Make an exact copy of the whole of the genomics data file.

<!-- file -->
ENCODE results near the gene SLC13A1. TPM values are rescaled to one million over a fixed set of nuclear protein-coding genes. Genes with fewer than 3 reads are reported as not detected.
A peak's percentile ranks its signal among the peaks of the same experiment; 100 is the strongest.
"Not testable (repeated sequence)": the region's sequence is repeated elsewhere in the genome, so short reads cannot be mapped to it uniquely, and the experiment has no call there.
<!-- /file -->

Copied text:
ENCODE results near the gene SLC13A1. TPM values are rescaled to one million over a fixed set of nuclear protein-coding genes. Genes with fewer than 3 reads are reported as not detected.
A peak's percentile ranks its signal among the peaks of the same experiment; 100 is the strongest.
"Not testable (repeated sequence)": the region's sequence is repeated elsewhere in the genome, so short reads cannot be mapped to it uniquely, and the experiment has no call there.